Moscow has cautiously embraced the newly re-created Islamic Emirate, but terrorism and regional security issues remain concerns.
A day after the Taliban’s takeover of the Afghan capital, Russian President Vladimir Putin’s envoy to Afghanistan, Zamir Kabulov, called the Taliban a “far more trustworthy partner than the puppet government in Kabul.” Russia’s Ambassador to Afghanistan Dmitry Zhirnov claimed that Kabul was safer after the Taliban took power than when ousted President Ashraf Ghani was in charge.
Russian officials also stridently condemned Ghani for his flight from Afghanistan and repeated the unverified theory that Ghani left Kabul with cars and a helicopter full of cash. The Taliban has responded in kind, as its spokesman Zabiullah Mujahid, has described Russia as an “important partner,” and the Taliban invited Russian officials to its government inauguration ceremony.
Despite this conciliatory rhetoric, Russia views the Taliban’s takeover of Afghanistan as both an opportunity and potential threat. From an economic standpoint, Russia sees the Islamic Emirate’s re-emergence as a potential boon.
On August 25, Zhirnov declared Russia’s willingness to invest in Afghanistan’s vast mineral reserves. As Russia has a formidable track record of mining sector investments in fragile states, such as Sudan and the Central African Republic, it could be well-equipped to profit from Afghanistan’s rare earth and precious metal deposits.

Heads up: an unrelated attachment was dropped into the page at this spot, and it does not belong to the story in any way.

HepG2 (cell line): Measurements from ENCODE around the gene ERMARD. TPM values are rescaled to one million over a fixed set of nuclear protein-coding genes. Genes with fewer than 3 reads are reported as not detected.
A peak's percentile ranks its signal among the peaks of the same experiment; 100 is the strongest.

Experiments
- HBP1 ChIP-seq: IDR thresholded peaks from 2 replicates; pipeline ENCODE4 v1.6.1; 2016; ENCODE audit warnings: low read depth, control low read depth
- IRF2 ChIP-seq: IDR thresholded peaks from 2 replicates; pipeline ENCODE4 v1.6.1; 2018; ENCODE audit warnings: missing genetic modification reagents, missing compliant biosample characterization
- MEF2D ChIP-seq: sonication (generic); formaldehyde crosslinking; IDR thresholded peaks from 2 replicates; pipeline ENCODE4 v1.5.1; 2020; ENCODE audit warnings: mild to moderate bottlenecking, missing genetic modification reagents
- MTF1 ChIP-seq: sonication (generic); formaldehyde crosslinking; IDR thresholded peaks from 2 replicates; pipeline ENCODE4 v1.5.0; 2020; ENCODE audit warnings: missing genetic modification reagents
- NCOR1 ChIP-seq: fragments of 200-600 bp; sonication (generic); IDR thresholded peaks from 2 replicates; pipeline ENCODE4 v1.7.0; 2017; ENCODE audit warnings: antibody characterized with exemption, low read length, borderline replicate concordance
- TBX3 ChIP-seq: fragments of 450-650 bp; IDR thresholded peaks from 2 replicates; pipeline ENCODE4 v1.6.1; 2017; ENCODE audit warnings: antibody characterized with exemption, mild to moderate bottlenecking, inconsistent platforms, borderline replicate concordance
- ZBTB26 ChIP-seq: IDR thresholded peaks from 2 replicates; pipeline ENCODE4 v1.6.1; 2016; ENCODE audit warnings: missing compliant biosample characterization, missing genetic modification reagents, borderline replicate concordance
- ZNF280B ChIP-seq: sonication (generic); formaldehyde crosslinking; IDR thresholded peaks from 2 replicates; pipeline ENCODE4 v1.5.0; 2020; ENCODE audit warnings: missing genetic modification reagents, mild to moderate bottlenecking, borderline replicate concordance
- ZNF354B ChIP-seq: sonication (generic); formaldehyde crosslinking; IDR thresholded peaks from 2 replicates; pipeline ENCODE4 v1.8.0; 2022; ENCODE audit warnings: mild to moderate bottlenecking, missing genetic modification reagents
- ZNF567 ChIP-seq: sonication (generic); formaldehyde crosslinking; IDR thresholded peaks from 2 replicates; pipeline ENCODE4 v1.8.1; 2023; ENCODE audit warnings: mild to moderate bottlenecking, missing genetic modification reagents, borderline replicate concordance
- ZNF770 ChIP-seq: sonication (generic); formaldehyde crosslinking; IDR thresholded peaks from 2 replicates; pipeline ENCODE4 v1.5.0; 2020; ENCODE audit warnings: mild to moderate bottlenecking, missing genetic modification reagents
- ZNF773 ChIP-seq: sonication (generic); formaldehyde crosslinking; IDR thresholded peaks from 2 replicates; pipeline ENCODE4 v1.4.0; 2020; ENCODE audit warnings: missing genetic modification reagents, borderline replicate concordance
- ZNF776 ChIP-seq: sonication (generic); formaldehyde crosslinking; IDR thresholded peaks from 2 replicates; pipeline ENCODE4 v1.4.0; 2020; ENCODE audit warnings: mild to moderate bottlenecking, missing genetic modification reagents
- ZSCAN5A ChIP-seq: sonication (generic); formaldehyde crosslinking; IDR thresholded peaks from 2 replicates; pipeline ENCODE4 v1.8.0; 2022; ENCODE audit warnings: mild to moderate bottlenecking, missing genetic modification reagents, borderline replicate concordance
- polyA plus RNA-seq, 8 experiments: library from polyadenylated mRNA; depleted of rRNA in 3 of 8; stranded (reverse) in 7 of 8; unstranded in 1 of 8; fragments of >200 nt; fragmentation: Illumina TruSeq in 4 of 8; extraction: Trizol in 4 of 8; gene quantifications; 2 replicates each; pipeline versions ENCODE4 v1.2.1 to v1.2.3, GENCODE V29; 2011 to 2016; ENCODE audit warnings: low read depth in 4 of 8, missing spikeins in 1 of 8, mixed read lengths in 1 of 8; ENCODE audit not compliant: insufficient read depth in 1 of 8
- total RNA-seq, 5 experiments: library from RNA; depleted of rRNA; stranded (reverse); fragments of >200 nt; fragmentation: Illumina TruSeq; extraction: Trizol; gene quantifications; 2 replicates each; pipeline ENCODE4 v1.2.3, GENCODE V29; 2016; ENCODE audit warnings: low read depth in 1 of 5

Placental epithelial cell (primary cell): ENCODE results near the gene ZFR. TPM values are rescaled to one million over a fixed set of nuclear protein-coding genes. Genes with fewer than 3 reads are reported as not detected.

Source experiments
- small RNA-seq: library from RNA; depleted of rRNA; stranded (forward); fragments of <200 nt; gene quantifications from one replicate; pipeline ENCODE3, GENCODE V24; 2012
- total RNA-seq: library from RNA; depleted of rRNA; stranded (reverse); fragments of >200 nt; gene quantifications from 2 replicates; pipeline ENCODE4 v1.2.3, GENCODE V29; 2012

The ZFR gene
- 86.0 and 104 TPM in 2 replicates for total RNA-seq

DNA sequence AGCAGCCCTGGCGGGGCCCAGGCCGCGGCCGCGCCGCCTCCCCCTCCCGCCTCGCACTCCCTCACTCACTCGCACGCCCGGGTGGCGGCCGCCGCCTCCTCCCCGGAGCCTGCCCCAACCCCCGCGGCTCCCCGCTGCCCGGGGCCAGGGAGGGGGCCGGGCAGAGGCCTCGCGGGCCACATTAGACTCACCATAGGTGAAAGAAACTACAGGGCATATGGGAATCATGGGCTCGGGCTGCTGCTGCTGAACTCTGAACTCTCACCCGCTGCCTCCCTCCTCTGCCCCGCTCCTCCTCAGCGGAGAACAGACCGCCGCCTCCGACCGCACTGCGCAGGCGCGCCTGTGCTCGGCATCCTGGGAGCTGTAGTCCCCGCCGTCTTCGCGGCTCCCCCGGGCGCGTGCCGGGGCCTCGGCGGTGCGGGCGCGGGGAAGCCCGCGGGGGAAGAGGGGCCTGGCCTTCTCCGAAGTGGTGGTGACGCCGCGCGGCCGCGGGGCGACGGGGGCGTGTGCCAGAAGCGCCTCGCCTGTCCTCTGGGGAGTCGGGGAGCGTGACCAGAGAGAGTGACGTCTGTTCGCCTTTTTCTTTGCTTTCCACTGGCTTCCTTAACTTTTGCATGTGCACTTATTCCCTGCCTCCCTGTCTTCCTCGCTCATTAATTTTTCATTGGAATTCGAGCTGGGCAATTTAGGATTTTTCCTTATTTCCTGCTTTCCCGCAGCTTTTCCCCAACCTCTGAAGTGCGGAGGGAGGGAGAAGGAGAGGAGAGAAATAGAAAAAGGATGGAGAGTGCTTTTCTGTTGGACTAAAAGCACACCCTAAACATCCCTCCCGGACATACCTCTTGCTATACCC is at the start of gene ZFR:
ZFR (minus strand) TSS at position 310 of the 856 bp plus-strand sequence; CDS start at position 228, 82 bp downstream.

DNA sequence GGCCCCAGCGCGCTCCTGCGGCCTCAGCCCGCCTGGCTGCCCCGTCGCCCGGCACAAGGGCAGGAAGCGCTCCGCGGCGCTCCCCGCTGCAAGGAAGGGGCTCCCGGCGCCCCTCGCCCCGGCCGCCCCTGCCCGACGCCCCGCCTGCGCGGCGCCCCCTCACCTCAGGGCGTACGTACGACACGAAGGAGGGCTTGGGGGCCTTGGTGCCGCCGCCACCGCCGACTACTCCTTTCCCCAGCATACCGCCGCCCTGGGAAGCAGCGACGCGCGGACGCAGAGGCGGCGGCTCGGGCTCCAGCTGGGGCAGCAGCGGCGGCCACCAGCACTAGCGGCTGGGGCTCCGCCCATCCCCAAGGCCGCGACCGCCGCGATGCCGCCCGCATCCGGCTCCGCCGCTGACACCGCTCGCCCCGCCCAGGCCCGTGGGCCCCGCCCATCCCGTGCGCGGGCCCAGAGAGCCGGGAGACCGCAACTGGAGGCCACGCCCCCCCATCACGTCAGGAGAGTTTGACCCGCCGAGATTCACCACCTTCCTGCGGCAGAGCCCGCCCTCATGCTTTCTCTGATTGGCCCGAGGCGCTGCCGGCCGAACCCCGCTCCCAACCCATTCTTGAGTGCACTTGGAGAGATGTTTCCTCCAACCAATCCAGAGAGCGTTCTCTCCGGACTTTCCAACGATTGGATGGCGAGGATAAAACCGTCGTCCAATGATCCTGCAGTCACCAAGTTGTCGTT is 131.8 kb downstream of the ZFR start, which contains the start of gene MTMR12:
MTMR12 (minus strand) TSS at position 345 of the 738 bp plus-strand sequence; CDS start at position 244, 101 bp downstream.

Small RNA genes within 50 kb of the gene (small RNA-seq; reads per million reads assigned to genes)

Russia’s solidarity with the Taliban against US asset freezes and steadfast support for an aid influx to Afghanistan could translate into preferential contracts. Zhirnov has also praised the Taliban’s interest in transport and energy projects with Central Asian countries, which could augment Russia’s long-standing vision of promoting intra-regional connectivity in Eurasia.
The Taliban’s triumph could also yield Russia diplomatic opportunities. Until the Northern Distribution Network logistical transit route shuttered in 2015, Afghanistan was a rare crisis-proof area of cooperation between Russia and the West. Russia and the US regularly shared intelligence against terrorism and drug trafficking, and even participating in joint anti-narcotics raids.
As Russia’s relations with the US and Europe have faced intense strains over the poisoning of Alexei Navalny, Russian cyberattacks and military escalations in the Black Sea, Moscow is leveraging its close relations with the Taliban to gain positive attention from Western countries.
Russia’s role as a convening power in the extended troika talks which include the United States, and prospective participation in a G7+2 summit on Afghanistan underscores this status-seeking behaviour. British Foreign Secretary Dominic Raab’s claims that Russia can act as a moderating force on the Taliban underscores the potential efficacy of Moscow’s use of Afghanistan as a bridge issue towards Western countries.
Russia also believes that the Taliban takeover of Afghanistan can strengthen its partnerships with non-Western powers. The 10,000 troop Zapad/Interaction 2021 drills between Russia and China in Ningxia Hui Autonomous Region dealt with mitigating threats to the stability of Central Asia emanating from Afghanistan. The rising threat of Daesh-K (ISIS-K) in Afghanistan could also lead to a pro-active Shanghai Cooperation Organization (SCO) counterterrorism policy, which would further strengthen Sino-Russian coordination.